Putin’s Mixed Signals
May 29, 2015
What a few weeks it has been for Russian President Vladimir Putin. As the crisis in Ukraine grinds on and Russia’s economy continues to sputter, Putin seems to recognize that it is time for a new approach, and it appears the stasis that has prevailed since the signing of the Minsk-II agreement in February may be coming to an end. Whether the period of stasis will give way to renewed fighting in Ukraine or some effort at a genuine diplomatic resolution remains to be seen.
The signals coming out of Moscow in recent weeks have been mixed. On the positive side of the ledger, leaders of the self-proclaimed Donetsk and Luhansk “people’s republics” in eastern Ukraine announced on May 20 that the Kremlin’s Novorossiya project was over. Putin had invoked the concept of Novorossiya, a Tsarist-era term for the area that today comprises much of eastern and southern Ukraine and Moldova, during the initial stages of the conflict in eastern Ukraine. While the exact contours of Putin’s Novorossiya vision were never articulated, observers took it to mean that the Kremlin was seeking to dismember the Ukrainian state by force (like Crimea on a larger scale) while openly challenging the post-Cold War international order with its emphasis on state sovereignty and the inviolability of borders.
Acknowledging that Novorossiya is dead could offer one path forward for a diplomatic resolution of the Ukraine conflict. The Minsk-II agreement called for the withdrawal of all foreign fighters and equipment, and for the government in Kyiv to resume control over the state border between Donetsk and Luhansk oblasts and Russia. Ending the Novorossiya project, and with it, Russian support for the “people’s republics,” could be one step towards fulfilling the Minsk protocol, which U.S. and European officials have confirmed is a requirement before sanctions on Russia’s economy are lifted.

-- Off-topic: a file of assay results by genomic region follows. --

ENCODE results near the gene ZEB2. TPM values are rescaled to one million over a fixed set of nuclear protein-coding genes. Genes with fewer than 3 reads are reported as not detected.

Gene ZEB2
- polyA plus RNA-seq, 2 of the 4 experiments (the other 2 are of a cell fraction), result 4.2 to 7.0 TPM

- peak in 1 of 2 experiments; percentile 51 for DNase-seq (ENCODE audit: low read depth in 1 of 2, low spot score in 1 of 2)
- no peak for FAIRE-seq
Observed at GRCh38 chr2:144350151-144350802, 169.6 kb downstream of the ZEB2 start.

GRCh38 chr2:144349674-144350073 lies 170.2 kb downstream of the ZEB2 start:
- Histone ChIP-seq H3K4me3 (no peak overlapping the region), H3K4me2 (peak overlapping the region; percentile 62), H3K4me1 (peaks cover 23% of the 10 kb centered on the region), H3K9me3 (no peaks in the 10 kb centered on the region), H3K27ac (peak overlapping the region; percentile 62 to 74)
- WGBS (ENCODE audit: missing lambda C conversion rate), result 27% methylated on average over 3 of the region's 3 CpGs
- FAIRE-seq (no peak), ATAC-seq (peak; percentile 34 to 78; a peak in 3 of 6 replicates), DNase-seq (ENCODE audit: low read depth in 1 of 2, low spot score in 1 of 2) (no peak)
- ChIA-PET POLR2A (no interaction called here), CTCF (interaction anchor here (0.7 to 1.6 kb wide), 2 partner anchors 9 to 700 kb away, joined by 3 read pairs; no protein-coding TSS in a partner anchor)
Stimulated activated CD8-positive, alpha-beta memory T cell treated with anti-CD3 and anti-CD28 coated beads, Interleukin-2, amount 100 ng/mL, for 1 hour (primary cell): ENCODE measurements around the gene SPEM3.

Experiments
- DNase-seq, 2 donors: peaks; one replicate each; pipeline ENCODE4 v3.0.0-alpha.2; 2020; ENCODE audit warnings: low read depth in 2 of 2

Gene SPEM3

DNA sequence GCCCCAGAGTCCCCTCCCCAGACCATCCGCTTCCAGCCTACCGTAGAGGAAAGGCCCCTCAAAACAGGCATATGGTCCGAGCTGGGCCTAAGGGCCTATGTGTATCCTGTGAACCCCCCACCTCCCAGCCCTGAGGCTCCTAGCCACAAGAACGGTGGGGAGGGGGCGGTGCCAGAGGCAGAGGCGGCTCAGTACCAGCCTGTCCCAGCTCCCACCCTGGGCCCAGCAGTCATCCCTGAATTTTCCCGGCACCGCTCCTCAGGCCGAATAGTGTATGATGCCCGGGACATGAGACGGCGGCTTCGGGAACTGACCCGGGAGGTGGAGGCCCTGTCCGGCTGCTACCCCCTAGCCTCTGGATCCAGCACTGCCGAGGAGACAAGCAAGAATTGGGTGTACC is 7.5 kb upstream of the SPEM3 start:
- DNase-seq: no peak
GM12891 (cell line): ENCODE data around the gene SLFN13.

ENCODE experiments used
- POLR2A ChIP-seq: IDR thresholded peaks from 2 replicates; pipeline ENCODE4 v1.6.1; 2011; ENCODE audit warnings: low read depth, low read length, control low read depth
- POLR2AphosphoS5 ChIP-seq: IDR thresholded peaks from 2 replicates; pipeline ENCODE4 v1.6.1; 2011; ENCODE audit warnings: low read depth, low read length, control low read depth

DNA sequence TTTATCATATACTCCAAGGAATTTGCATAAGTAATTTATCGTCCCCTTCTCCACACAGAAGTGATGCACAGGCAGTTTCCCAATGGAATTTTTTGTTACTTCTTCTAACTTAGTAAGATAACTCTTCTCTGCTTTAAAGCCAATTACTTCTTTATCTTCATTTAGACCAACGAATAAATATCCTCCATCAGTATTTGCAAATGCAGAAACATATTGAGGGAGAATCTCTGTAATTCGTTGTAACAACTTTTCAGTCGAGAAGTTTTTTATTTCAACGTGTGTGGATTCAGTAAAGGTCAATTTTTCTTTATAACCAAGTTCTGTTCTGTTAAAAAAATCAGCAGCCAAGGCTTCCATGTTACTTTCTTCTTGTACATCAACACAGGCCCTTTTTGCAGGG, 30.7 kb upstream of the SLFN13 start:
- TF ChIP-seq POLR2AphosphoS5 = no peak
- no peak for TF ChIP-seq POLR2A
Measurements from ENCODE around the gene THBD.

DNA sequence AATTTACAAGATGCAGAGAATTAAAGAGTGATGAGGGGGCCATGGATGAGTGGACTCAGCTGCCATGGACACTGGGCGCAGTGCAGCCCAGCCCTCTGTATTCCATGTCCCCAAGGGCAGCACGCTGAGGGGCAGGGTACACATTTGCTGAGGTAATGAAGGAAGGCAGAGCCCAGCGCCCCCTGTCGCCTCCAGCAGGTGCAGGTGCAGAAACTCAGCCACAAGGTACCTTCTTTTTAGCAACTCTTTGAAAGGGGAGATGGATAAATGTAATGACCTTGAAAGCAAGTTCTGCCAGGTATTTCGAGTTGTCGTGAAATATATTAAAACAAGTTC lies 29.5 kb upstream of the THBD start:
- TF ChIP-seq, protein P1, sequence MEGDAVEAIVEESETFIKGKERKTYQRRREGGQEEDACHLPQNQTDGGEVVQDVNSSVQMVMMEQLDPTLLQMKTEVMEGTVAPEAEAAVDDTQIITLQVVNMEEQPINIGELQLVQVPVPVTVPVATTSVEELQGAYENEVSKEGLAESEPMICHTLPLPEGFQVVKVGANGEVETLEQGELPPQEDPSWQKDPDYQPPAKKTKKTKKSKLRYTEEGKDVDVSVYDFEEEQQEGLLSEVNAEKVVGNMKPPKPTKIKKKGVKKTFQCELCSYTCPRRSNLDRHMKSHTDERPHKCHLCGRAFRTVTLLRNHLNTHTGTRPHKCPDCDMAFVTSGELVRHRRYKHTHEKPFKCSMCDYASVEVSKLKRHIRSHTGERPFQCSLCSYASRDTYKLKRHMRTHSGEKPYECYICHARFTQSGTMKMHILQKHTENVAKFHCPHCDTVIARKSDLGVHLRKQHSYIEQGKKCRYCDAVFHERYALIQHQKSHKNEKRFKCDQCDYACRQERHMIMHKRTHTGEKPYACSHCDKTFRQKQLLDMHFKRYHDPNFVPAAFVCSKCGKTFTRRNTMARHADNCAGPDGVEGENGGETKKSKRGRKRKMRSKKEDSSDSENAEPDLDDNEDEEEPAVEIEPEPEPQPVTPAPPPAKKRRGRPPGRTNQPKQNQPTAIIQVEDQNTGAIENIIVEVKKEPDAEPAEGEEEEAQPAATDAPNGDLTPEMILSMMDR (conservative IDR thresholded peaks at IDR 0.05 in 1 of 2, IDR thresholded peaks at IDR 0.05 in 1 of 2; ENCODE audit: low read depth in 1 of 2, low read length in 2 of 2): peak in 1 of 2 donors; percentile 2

The timing of Novorossiya’s demise was also potentially significant, coming in the aftermath of Secretary of State John Kerry’s trip to Sochi to meet with Putin and Russian Foreign Minister Sergey Lavrov on May 11. Kerry’s visit was light on announced deliverables, and even many Obama administration and State Department officials were frustrated by what looked like a public relations coup for Putin (Kerry never even mentioned Crimea during his press conference—which the Kremlin declared meant that the United States had in essence accepted Russian sovereignty over the peninsula). However, it is easy to draw a line from Kerry’s visit to the announcement that Novorossiya was headed for what Trotsky once called the ash-heap of history.
That possibility remains open, but in the meantime, developments in Russia have given little grounds for optimism. Even as Novorossiya was being lain to rest, large numbers of Russian troops and equipment including artillery, tanks, and rocket launchers, were being massed along the border with Ukraine. Worryingly, journalists reported that the soldiers assembling in Russia’s Rostov oblast were removing the insignia from their uniforms and identifying information from their vehicles, just as the infamous “little green men” who seized Crimea in early 2014 had done.